Buck Converter Switching Frequency - What is considered acceptable for audio amplifiers?

I'm always in need of various bits and pieces like 6.3V DC or 12V DC regulators for vacuum tube heater supplies, or +/-15V DC supplies for op-amps.

I see a lot of DC buck converters available at very low prices, from surplus sellers, eBay, etc. Like this one:
https://www.mpja.com/07-31-23.asp?r=393065&s=18

It says it's based on a XL4015 regulator. I looked up the data sheet, and it looks capable, with up to 7A out with heatsinking and a super low 0.3V dropout voltage. But I remain skeptical and I have zero experience building with switching power supplies, which is why I'm asking about it here.

Also, the XL4015 data sheet says it runs at a fixed switching frequency of 180kHz (144kHz min, 216kHz max). I wonder how fearsome of a switching frequency spike that is. It's low enough that I'd be hesitant to inject a big spike at that frequency into whatever preamp, etc. I happen to be building. But $2.95 for a pre-made regulator PCB is very tempting, especially since it shouldn't need as big a heatsink as an LM317-based regulator of equivalent current capacity.

Is a switching frequency of 180kHz too low?
Are there other regulator chips that are similar to this XL4015 but work with switching frequencies of >300kHz?

Is using a switching buck converter like this doomed to fail if used for a 6.3V 1A vacuum tube heater supply down from something like a 12V DC raw supply?
Does this type of switching buck converter need to be used with only about 1.5V stepdown in voltage, so that it doesn't go into shutdown from inrush current at power on?

Finally, should I have posted this in the Valves/Tubes section? I posted it here because it is a power supply question.
 
The nominal frequency is usually ultrasonic, which is good, but the devil is in the details - some switching regulators drop their frequency down to a fraction of the nominal on light load (usually by going into burst mode, with spradic bursts of oscillation), and this can generate noise in the middle of the audio band - that type of regulator are best avoided (its a strategy for high efficiency at low load).

If the switching frequency is unstable enough it can leak energy at lower frequencies - for instance a bang-bang (hysteresis driven) switching regulator's frequency is very dependent on load. I learnt this from using this method for a custom stepper motor driver, the motor's windings emit a constant rushing sound due to the very dirty spectrum you get from this asynchronous method.

If you have several regulators with different switching frequencies their frequency difference might be in the audio band, so any non-linear element could mix these down to produce an audible frequency.

The higher the switching frequency the less likely it is to break through, especially as this allows smaller inductors which leak less EMI into the surrounding environment. And rail filtering is more effective when the switching noise is a long way away from audio frequencies. So I'd suggest go more for modern high frequency converters if you can - but be religious about following the exact layout and component selections given in the datasheet if making your own PCB.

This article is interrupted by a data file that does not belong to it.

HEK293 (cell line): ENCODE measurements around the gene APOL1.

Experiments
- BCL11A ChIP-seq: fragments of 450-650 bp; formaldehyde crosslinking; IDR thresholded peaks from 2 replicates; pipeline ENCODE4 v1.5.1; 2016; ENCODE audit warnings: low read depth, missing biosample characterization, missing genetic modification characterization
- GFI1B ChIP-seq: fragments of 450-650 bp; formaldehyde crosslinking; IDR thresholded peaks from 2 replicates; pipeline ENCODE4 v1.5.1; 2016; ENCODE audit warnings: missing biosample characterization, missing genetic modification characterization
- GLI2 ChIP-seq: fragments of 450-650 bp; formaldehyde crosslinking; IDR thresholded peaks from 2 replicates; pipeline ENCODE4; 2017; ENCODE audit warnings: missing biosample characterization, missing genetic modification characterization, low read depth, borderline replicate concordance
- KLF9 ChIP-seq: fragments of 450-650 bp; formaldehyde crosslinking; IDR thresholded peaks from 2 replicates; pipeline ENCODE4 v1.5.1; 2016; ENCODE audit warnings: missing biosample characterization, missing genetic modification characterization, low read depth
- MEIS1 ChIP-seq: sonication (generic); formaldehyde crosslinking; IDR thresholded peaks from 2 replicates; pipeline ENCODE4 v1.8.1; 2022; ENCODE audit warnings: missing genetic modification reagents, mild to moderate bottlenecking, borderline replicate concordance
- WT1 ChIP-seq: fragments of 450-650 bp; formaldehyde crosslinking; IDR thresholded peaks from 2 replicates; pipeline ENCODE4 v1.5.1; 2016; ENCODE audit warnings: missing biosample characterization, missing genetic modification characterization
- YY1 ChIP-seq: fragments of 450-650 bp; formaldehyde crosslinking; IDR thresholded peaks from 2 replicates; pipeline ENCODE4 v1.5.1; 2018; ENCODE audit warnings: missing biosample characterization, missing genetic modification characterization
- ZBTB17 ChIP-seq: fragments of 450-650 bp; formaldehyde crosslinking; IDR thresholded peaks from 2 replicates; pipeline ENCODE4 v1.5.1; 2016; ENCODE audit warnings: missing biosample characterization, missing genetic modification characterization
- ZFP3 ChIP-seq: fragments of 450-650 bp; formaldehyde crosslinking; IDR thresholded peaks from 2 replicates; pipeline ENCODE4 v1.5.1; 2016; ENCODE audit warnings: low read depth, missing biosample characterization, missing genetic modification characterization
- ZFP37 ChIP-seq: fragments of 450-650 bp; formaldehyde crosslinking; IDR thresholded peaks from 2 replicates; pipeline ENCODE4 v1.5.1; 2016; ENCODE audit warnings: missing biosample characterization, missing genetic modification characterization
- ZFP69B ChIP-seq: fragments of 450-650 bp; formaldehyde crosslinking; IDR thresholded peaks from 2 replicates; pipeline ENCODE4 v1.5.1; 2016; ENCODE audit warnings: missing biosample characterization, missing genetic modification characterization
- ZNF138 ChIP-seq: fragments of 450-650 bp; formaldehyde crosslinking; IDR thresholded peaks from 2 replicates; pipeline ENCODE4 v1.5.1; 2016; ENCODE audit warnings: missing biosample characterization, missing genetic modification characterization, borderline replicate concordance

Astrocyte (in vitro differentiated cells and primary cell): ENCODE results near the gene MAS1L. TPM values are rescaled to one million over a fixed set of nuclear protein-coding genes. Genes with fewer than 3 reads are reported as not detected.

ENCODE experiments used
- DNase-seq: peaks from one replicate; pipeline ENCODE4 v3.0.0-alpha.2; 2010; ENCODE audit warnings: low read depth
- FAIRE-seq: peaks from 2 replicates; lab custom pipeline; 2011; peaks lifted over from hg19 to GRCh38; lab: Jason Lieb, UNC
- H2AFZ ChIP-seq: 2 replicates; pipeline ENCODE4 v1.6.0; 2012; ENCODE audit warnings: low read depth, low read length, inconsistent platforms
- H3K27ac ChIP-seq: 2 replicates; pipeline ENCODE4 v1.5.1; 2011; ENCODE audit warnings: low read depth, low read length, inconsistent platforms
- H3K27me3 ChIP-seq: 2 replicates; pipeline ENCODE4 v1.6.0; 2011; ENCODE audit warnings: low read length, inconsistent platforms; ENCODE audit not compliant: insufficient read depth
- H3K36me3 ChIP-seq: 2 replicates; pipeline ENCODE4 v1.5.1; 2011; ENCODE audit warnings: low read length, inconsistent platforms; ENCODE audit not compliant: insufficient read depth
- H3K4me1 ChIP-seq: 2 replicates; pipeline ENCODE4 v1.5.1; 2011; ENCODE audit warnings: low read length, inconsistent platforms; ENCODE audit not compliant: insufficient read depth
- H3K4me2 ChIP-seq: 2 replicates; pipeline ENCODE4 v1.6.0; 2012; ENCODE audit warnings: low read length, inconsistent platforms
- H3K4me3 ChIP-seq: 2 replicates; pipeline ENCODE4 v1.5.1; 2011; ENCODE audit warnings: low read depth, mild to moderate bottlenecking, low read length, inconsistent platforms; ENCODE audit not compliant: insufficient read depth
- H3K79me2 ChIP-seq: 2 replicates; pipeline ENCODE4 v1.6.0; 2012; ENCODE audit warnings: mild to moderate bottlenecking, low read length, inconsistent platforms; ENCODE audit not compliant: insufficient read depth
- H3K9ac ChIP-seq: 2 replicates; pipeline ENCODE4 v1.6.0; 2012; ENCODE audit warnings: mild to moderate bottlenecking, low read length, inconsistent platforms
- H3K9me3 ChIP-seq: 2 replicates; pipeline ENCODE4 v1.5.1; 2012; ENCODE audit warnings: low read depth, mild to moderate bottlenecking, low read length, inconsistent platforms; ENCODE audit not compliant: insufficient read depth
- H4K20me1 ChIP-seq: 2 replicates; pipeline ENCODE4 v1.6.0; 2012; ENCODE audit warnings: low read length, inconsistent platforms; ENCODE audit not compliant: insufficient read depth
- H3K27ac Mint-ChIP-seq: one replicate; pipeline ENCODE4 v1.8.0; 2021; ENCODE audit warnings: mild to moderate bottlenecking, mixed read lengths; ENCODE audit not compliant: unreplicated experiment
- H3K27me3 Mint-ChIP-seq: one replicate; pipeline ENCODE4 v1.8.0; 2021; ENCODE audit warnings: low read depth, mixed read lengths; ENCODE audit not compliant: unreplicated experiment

As a data point I've used a cheap 70W 12V-in, high voltage out switching regulator in the past for a valve circuit, and it didn't seem noisy with some basic output filtering - it was in its own separate mini-chassis/heat sink and mounted apart from the input section.
 
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For that price...

The problem there is shipping. $6.95 minimum. I guess it would be worth it if I bought 4 or so and loaded up on other miscellaneous parts (although I can't think of any parts I actually need at the moment).

If the switching frequency is unstable enough it can leak energy at lower frequencies...

The XL4015 data sheet (https://datasheet.lcsc.com/szlcsc/1811081616_XLSEMI-XL4015E1_C51661.pdf) boasts "Fixed 180KHz Switching Frequency". Does that mean it's designed to be unwavering, stable at that frequency (+/- 20% or whatever) or is that spec only attainable with constant current draw? Actually, tube heaters are pretty much constant current once warmed up, aren't they?
 
... some switching regulators drop their frequency down to a fraction of the nominal on light load (usually by going into burst mode, with spradic bursts of oscillation), and this can generate noise in the middle of the audio band - that type of regulator are best avoided (its a strategy for high efficiency at low load).

A 'synchronous buck converter', that uses two MOSFETs can operate at the same switching frequency and uniform (predictable) output ripple and losses anywhere between no-load and full-load.

If the load is light enough (e.g. 1A), then an LDO may also be used at the converter output to clean up its ripple. However, this LDO must have a wide control bandwidth comparable to the switching frequency.
 
I have some experience with XL4015, its a buck reg and as such has appreciable output ripple at 180kHz. I get rid of that with a 2nd order LC filter on the output. The switching freq is fairly stable, it doesn't vary with load.

XLsemi has other chips which work at higher switching frequencies but the ones I'm aware of aren't buck type, they're boost-SEPIC and they run at 400kHz. However they're lower output power than the XL4015.
 
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I had plans to use the 4016 as a tracking pre regulator for something like a 108x

You can use a pnp plus some passives to control the linear post reg dropout voltage.

There’s an interesting app note relevant to the topic bij Jim Williams AN101 that gives some clues on how to get rid of the MHz switching residue.
 
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